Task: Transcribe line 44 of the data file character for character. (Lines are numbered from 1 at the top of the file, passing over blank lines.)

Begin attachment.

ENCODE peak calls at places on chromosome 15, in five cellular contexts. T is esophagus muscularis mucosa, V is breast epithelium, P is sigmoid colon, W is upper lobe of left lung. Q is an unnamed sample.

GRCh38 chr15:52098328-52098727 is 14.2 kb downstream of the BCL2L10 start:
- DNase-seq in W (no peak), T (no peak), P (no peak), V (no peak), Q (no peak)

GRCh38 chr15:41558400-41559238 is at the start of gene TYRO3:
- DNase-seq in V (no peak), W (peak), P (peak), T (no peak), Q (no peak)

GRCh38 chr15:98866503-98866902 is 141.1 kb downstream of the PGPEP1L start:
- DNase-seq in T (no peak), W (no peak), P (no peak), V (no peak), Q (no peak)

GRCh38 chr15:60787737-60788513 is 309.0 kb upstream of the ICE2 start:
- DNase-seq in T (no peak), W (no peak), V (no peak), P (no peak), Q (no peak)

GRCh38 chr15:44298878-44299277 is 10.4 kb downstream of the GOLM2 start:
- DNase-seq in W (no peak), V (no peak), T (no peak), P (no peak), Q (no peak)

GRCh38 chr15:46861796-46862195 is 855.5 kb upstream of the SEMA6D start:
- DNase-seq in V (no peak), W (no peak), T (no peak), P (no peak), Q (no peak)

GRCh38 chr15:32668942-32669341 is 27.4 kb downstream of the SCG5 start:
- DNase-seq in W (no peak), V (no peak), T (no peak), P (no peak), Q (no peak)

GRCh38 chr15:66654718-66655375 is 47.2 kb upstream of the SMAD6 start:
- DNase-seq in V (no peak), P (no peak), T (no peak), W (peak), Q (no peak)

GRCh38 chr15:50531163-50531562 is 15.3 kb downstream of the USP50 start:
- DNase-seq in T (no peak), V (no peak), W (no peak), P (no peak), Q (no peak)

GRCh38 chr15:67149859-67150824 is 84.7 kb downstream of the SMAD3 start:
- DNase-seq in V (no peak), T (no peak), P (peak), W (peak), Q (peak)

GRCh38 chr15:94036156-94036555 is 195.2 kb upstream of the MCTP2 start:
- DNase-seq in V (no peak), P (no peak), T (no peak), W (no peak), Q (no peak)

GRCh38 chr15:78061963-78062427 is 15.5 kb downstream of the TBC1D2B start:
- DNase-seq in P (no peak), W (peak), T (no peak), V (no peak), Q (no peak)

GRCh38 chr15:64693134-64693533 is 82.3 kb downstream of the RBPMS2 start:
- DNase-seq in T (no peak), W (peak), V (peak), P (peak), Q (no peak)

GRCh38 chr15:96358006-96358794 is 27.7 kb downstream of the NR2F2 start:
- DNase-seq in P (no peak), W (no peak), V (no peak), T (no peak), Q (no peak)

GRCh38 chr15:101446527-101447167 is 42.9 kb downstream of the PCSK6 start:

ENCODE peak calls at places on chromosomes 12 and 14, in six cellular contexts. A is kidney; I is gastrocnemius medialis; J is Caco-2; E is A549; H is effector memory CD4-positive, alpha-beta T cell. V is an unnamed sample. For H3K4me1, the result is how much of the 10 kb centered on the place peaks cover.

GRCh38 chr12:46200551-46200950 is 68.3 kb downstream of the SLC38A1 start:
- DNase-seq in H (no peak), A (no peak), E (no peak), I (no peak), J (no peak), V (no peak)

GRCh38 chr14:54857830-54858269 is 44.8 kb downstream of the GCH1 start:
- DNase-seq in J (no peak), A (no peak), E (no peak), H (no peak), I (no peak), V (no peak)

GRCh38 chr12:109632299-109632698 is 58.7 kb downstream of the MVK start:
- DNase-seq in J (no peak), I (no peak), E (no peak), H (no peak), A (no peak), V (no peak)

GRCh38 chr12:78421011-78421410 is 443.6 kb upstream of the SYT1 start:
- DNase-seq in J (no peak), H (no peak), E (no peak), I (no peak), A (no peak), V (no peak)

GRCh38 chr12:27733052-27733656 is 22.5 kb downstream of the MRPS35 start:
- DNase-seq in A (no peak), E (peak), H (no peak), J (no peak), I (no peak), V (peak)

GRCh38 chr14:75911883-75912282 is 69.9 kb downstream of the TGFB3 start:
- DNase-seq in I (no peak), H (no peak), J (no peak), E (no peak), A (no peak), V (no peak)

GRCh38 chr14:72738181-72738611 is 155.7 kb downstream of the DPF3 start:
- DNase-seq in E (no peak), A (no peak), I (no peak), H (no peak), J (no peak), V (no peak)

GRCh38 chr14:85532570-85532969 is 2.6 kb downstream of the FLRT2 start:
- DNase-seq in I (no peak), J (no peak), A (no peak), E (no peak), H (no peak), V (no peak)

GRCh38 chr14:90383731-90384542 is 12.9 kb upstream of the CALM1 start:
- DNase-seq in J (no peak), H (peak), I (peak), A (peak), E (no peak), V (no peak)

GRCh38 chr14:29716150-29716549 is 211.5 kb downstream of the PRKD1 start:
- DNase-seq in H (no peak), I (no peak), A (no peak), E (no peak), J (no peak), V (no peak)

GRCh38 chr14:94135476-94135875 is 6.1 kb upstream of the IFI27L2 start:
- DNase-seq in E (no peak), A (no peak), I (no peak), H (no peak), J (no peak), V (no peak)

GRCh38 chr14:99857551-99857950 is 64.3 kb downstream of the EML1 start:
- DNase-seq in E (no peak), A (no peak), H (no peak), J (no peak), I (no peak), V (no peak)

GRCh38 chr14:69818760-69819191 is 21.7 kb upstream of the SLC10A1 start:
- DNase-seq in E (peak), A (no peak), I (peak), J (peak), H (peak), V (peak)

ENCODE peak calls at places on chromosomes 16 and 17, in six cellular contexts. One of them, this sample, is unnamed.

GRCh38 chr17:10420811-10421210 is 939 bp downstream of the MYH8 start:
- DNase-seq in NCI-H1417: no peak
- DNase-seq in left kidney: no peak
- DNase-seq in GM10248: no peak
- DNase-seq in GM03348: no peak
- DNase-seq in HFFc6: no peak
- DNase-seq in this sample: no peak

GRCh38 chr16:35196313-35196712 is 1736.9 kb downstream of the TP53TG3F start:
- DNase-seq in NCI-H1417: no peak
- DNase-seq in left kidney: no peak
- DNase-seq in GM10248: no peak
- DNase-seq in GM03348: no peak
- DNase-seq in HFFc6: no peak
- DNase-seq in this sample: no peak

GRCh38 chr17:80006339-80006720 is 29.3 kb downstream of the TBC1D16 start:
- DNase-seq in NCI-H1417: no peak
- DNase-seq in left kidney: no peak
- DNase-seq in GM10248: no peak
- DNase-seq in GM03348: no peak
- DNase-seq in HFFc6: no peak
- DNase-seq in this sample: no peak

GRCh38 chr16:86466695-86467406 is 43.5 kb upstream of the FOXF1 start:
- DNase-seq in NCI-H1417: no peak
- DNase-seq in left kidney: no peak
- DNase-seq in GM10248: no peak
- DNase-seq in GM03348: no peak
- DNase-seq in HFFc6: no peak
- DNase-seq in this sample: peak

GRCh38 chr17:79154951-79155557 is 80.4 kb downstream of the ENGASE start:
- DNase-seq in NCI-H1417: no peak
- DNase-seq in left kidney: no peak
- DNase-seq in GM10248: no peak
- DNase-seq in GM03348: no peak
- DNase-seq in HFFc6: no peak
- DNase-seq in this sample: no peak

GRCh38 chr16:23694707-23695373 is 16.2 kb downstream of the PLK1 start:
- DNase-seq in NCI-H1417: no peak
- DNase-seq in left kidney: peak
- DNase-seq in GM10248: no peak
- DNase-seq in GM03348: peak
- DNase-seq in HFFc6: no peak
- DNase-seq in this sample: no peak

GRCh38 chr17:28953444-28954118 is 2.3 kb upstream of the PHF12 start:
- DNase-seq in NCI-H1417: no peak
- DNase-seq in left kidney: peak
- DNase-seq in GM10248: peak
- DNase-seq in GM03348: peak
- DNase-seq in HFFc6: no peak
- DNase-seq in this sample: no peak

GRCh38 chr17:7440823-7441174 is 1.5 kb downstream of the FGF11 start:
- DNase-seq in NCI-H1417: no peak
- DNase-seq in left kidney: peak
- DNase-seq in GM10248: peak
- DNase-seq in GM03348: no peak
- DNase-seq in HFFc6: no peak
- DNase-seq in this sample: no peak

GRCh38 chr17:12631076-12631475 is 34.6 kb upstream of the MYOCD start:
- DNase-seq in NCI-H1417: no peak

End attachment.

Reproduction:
GRCh38 chr14:72738181-72738611 is 155.7 kb downstream of the DPF3 start: